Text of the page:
- At Guildford Railway Station it appears that riders are expected to leave the shared path and to ride on the road for several metres, but there is no clear signage for southbound riders to indicate this.
- South of Guildford Station there are several stretches of concrete pathway that lack broken white line in centre; also lack of painted logos.
340 — Military Rd, Guildford/Yennora (RTA):
- Some of the logos south of the Guildford pipeline cross-over bridge could do with either a touch up or replacement.
- Need pavement logos at Yennora Railway Station.
353 — Fairfield St/Dale St, Fairfield (RTA):
- It would be good to have, on the black tarred surface of the car parks either side of Fairfield Station, white logos indicating shared cycling/walking. Nothing there now.
- Other nearby logos need to be either replaced or replenished.
370 — Dale St/Wilga St, Fairfield (RTA):
- It is not clear, as one leaves the car park at Fairfield Station and heading south, if one is supposed to ride on the road. The signage for southbound riders at this point is inadequate. There is a pavement logo (quite worn) on the east side of Dale St and there is an upright sign (badly bent) saying ‘Canley Vale and Liverpool’, but nothing on the west side of Dale St to alert cyclists to the need for crossing from the car park to the east side of Dale St. It is my firm opinion and experience, that most cyclists will not be looking in the correct direction for the signs that do exist. I was looking for signs and could not see them until I stopped cycling and searched around. Something better needs to be installed here.
- Dale St/Wilga St pavement logos badly worn. Need replacement or replenishment.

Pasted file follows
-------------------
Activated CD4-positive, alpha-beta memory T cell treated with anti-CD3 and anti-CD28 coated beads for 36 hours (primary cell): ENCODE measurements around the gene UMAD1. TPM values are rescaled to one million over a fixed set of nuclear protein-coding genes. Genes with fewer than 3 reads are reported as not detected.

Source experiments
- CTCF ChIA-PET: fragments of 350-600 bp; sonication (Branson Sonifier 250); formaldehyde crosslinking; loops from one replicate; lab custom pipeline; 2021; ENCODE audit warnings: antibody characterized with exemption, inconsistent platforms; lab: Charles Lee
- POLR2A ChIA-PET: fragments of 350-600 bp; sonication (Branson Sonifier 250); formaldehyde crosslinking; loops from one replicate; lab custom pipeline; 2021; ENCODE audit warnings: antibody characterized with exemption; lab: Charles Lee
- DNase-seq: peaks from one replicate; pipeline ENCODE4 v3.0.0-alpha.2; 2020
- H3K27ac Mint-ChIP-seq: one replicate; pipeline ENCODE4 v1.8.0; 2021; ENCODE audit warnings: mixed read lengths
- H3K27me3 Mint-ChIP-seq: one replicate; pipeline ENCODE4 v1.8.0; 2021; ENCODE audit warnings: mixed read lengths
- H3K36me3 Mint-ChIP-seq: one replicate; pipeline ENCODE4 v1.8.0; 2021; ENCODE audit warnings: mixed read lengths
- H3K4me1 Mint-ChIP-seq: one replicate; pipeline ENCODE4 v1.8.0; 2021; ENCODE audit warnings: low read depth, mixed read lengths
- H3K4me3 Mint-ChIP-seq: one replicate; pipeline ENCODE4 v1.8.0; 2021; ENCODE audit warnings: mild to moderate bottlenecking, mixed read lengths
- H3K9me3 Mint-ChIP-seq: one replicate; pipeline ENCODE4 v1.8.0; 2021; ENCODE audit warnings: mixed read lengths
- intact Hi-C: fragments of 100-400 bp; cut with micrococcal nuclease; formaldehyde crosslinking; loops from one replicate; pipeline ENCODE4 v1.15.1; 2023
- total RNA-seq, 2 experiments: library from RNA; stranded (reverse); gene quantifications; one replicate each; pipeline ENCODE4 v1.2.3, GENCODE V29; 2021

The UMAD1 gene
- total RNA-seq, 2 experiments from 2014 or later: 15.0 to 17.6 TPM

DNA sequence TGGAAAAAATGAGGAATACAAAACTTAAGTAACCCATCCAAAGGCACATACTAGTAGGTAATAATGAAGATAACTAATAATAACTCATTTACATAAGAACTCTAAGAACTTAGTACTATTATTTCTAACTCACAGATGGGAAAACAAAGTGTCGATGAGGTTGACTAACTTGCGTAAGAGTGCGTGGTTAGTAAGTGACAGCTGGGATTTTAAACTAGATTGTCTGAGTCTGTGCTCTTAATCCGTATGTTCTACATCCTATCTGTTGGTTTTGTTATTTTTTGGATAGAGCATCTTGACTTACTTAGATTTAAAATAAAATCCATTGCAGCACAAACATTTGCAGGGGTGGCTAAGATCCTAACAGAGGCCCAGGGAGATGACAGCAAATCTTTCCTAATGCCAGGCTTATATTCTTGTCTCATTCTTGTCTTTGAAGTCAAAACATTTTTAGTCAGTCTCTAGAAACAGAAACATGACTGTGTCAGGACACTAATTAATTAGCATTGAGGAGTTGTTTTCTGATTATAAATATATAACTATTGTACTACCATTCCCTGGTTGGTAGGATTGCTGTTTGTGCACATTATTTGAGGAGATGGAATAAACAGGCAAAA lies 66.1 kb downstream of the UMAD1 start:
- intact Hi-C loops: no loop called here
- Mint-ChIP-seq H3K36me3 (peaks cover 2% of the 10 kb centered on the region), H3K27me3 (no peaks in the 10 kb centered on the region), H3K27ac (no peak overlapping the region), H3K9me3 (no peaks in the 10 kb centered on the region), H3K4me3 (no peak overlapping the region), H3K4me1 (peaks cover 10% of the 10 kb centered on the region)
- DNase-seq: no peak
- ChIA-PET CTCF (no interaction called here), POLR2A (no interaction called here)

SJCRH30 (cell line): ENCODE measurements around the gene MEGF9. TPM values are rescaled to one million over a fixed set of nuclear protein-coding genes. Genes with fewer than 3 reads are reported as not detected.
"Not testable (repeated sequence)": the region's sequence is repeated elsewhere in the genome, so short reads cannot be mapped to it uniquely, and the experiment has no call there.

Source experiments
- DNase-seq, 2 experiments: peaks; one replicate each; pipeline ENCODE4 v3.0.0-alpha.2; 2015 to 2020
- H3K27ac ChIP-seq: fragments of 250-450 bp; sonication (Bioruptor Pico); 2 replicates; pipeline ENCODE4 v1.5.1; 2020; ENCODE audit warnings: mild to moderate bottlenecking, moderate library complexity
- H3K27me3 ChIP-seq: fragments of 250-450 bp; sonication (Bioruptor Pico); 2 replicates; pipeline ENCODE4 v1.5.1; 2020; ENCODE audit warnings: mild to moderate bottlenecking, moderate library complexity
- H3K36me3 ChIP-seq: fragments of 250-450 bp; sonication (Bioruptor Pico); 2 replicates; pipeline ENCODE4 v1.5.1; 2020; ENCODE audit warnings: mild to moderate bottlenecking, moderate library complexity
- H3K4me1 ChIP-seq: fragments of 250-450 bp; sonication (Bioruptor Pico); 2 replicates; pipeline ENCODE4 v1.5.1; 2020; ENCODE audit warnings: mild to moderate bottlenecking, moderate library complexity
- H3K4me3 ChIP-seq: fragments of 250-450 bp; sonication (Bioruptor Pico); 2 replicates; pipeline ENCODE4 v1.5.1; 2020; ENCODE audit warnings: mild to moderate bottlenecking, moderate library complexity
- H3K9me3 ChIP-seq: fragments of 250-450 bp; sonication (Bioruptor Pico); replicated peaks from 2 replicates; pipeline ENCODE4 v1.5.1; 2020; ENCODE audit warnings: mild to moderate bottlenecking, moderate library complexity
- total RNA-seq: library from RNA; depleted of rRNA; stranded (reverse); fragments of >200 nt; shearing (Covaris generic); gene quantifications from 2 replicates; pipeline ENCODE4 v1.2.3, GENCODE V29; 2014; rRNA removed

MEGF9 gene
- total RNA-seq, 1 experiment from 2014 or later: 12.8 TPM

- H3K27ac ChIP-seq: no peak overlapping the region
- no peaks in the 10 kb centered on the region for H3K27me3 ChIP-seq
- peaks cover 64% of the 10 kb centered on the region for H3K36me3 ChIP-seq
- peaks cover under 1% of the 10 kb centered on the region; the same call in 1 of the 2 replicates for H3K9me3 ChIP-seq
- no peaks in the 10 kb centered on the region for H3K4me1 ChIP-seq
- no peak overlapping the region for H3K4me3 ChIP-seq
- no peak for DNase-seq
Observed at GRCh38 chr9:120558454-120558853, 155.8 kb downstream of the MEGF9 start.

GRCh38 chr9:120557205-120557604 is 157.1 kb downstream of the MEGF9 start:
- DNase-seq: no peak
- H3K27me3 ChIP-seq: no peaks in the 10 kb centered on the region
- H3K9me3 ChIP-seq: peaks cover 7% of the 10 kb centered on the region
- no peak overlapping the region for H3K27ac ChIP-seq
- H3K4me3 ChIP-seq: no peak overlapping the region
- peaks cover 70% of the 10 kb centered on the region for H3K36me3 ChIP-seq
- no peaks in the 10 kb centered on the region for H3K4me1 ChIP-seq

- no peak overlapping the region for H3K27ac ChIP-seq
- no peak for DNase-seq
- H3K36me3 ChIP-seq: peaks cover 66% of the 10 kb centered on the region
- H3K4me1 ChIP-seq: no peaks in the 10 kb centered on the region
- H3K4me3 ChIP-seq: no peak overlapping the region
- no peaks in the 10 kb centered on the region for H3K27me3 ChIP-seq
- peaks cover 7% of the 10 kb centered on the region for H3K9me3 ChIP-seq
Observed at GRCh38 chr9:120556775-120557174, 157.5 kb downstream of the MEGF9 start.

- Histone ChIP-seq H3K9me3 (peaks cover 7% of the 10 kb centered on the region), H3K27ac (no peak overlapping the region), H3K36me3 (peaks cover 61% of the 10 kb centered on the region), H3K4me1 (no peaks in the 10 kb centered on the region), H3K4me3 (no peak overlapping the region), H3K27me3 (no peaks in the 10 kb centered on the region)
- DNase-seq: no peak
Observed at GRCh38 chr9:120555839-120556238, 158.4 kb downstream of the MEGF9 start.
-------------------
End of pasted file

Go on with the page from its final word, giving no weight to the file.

- At the corner of Wilga St and Fairlight Ave there is a sign indicating ‘end of cycleway’, but nothing to indicate that riders need to cross Wilga St and access the shared walking/cycling path on the northern side of Fairlight Ave. This ‘cycleway ends’ sign is confusing to the naïve cyclist, particularly in the absence of any further clear direction sign as to where to go next, as it seems to suggest that this is ‘the end of the line’ for cycling. On the opposite corner there is a large green and white upright sign saying ‘Pedestrian Subway’ with an arrow pointing towards the railway line. Ideally there would be a similar sign (either immediately above or below it) saying ‘Cycling/walking path to Canley Vale / Liverpool’. There is an almost unnoticeable small ‘shared walking/cycling’ sign on a lamppost about 5 or 6 metres up Fairlight. But it is quite inadequate for alerting the naïve rider to the need to make a right-hand turn across Wilga St and to mount the pathway on the corner with Fairlight Ave. There needs to a sign underneath the sign on Wilga St that says ‘bicycle lane ends’ (on the lamppost that has the street sign saying ‘Fairlight Avenue’)—under that ‘lane ends’ sign there is a sign saying ‘Kitchen Renovations: For free quotes …’. If the latter sign were to replaced with a sign saying ‘Cyclists cross here to shared cycling/walking path on Fairlight Ave’ it would do the trick for the naïve cyclist.
444 — Canley Vale Railway Station (RTA):
- Road and concrete pavement logos in vicinity of station worn away; need to be replenished.